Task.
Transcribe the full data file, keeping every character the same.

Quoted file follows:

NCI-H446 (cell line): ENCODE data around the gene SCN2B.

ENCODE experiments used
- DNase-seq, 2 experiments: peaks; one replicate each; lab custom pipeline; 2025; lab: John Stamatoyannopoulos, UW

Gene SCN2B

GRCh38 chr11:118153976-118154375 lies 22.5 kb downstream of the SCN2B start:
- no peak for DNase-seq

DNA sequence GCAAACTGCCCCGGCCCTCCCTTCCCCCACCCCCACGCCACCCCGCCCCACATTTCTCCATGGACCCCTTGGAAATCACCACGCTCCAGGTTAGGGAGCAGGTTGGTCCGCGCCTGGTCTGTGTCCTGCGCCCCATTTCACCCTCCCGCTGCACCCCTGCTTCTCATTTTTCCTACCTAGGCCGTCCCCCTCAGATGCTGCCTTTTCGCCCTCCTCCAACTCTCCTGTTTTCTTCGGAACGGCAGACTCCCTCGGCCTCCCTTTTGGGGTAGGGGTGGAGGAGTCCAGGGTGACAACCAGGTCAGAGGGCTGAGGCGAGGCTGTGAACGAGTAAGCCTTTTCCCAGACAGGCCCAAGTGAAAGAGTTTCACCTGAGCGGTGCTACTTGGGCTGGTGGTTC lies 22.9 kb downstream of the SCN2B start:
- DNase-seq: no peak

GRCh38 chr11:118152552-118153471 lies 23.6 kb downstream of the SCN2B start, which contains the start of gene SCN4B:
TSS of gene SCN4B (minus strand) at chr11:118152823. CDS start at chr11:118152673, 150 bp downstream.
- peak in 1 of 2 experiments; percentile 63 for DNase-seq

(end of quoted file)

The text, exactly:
NCI-H446 (cell line): ENCODE data around the gene SCN2B.

ENCODE experiments used
- DNase-seq, 2 experiments: peaks; one replicate each; lab custom pipeline; 2025; lab: John Stamatoyannopoulos, UW

Gene SCN2B

GRCh38 chr11:118153976-118154375 lies 22.5 kb downstream of the SCN2B start:
- no peak for DNase-seq

DNA sequence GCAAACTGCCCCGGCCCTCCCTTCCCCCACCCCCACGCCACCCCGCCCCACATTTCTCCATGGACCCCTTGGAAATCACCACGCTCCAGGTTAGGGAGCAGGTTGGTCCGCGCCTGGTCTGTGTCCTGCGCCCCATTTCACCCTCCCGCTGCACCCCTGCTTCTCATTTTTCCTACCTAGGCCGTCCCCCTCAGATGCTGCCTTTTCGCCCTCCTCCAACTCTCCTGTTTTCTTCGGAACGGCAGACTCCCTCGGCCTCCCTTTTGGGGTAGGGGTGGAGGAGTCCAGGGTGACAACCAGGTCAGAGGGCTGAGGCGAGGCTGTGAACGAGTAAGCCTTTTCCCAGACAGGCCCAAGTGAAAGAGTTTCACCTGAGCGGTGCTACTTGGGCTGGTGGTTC lies 22.9 kb downstream of the SCN2B start:
- DNase-seq: no peak

GRCh38 chr11:118152552-118153471 lies 23.6 kb downstream of the SCN2B start, which contains the start of gene SCN4B:
TSS of gene SCN4B (minus strand) at chr11:118152823. CDS start at chr11:118152673, 150 bp downstream.
- peak in 1 of 2 experiments; percentile 63 for DNase-seq